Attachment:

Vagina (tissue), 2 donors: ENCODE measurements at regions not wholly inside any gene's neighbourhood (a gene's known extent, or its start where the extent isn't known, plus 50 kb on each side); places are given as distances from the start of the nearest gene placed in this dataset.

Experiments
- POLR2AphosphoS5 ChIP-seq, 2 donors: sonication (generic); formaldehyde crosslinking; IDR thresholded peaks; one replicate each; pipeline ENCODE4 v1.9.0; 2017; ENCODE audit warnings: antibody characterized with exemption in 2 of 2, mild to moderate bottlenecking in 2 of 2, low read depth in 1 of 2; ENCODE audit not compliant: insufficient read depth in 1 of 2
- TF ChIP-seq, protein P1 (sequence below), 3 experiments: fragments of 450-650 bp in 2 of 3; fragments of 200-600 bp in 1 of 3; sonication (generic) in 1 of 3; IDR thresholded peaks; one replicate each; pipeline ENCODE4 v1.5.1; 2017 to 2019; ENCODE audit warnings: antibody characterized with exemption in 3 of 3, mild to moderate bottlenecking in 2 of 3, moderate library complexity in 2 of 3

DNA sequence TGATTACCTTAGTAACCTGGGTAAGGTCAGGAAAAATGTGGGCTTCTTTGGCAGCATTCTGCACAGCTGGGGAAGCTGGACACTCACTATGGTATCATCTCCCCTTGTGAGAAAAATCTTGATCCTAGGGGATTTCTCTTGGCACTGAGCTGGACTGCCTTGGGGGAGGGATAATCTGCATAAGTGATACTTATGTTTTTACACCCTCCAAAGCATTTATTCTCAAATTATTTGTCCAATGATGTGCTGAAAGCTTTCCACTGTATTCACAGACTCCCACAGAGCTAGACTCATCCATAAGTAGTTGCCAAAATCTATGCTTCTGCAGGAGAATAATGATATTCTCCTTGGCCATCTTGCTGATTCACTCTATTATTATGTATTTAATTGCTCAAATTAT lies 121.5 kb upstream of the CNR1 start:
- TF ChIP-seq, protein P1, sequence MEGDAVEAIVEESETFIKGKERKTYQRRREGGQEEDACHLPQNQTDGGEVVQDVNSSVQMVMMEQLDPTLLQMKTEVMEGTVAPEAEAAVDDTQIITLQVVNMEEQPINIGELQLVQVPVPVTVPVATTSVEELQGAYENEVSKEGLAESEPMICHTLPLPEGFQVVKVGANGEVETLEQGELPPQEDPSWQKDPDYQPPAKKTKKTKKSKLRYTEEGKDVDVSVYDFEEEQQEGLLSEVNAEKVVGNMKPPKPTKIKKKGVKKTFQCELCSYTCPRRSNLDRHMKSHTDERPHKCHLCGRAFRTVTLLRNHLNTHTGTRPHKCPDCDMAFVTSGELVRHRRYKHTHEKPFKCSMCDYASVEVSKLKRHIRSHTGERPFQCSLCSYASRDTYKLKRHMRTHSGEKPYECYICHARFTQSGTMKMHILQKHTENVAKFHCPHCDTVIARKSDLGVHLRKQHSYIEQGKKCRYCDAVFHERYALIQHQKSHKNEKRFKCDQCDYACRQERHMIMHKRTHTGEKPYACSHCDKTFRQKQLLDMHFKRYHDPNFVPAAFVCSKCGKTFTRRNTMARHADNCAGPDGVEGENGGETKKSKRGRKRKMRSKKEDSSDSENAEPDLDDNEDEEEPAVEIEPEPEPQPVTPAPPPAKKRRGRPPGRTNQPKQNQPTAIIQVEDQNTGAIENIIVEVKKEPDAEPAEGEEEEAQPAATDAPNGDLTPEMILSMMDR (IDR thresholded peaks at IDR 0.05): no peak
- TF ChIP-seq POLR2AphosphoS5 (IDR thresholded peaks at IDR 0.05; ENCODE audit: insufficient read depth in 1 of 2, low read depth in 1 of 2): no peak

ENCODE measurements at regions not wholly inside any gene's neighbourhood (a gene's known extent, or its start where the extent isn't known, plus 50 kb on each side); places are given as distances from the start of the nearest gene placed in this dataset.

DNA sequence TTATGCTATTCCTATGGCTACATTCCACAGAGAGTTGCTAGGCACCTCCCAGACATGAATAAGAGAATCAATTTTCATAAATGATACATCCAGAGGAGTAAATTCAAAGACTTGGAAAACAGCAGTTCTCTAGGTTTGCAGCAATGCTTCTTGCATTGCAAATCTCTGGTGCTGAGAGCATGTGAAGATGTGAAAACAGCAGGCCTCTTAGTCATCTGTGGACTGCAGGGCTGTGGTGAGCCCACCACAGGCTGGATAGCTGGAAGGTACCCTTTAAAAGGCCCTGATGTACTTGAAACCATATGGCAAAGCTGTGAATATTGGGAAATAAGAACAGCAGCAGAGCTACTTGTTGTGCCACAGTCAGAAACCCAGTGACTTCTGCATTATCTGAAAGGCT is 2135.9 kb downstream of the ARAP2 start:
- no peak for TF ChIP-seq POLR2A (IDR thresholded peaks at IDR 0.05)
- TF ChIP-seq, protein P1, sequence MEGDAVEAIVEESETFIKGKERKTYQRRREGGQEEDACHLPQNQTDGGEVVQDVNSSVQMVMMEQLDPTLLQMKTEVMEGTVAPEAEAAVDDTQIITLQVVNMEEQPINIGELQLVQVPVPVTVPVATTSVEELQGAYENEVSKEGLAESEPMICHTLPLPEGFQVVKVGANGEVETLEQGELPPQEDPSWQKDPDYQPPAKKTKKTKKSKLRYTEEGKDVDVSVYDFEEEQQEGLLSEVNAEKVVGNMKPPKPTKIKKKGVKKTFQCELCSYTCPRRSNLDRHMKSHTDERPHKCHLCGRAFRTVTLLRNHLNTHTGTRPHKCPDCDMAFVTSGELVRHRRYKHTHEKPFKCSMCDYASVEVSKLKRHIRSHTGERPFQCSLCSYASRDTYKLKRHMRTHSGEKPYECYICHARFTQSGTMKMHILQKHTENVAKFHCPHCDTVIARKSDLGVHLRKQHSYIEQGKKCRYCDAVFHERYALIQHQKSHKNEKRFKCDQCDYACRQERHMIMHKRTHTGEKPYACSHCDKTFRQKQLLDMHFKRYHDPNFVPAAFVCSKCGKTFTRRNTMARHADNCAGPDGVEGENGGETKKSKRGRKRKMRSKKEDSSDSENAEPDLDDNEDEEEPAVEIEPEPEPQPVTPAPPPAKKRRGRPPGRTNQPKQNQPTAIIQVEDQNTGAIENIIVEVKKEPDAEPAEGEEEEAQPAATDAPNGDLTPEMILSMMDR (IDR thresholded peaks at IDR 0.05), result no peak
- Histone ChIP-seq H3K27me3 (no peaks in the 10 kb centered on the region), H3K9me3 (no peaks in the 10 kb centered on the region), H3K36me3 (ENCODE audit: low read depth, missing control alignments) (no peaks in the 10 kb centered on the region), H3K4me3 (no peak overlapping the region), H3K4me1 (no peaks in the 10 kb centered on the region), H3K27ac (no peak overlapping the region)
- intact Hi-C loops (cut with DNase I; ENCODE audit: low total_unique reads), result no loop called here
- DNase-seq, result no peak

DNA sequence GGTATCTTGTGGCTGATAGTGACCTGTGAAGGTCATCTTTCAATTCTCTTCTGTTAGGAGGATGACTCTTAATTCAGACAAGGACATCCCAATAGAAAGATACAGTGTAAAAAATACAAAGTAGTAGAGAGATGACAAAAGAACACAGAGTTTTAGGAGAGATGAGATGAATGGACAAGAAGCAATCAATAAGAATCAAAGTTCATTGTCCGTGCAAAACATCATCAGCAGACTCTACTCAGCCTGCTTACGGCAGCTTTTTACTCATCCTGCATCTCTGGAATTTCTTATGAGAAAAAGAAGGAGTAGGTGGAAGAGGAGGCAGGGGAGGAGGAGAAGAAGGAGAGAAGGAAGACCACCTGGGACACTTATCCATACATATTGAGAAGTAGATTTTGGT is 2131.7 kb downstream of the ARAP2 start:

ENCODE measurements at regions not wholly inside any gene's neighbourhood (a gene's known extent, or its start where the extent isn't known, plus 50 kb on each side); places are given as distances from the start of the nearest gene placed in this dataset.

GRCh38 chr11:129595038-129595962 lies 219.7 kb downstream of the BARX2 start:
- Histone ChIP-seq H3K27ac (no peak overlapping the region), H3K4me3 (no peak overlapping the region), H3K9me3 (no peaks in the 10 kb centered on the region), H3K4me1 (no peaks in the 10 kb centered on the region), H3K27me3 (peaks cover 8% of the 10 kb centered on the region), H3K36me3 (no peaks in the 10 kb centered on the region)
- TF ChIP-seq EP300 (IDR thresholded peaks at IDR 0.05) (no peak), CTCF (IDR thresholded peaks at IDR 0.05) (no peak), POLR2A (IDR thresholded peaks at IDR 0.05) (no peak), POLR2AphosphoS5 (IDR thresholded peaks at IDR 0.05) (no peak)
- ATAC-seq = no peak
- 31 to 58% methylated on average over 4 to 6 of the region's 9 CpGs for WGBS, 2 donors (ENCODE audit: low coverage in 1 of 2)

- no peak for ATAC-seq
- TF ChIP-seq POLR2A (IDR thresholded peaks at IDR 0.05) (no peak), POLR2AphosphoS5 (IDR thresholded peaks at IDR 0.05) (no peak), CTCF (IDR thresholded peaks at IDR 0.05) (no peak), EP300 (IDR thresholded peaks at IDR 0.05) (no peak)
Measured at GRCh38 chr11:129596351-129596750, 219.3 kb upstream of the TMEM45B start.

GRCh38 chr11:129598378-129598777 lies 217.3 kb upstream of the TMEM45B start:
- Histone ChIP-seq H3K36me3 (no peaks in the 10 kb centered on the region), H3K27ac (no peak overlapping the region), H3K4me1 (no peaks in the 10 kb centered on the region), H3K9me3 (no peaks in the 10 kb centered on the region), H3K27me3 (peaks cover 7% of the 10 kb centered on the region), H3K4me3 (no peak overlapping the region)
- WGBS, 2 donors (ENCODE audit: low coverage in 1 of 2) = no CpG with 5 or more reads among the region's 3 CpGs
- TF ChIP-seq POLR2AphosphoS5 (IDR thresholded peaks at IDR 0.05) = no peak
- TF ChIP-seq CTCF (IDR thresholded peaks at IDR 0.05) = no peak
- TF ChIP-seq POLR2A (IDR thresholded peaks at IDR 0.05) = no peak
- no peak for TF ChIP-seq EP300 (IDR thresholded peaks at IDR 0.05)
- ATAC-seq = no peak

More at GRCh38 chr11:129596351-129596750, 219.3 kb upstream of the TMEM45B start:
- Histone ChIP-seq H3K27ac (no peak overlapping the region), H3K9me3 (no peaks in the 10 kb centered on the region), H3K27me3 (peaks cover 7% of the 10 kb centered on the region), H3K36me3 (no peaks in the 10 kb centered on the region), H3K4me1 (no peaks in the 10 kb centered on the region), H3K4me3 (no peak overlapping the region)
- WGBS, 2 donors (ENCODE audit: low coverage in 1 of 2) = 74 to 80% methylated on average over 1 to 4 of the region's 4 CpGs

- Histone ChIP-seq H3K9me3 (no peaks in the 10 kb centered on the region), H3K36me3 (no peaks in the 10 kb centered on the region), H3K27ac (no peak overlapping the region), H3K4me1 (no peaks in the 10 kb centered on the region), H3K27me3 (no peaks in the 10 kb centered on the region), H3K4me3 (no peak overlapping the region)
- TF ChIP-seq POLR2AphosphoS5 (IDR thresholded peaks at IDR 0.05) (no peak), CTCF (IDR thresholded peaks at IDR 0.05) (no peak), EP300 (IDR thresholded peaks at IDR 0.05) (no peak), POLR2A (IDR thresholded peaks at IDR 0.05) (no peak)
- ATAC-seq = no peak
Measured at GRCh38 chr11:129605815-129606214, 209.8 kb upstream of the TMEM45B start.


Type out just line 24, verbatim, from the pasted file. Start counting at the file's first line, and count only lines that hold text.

Measured at GRCh38 chr11:129596351-129596750, 219.3 kb upstream of the TMEM45B start.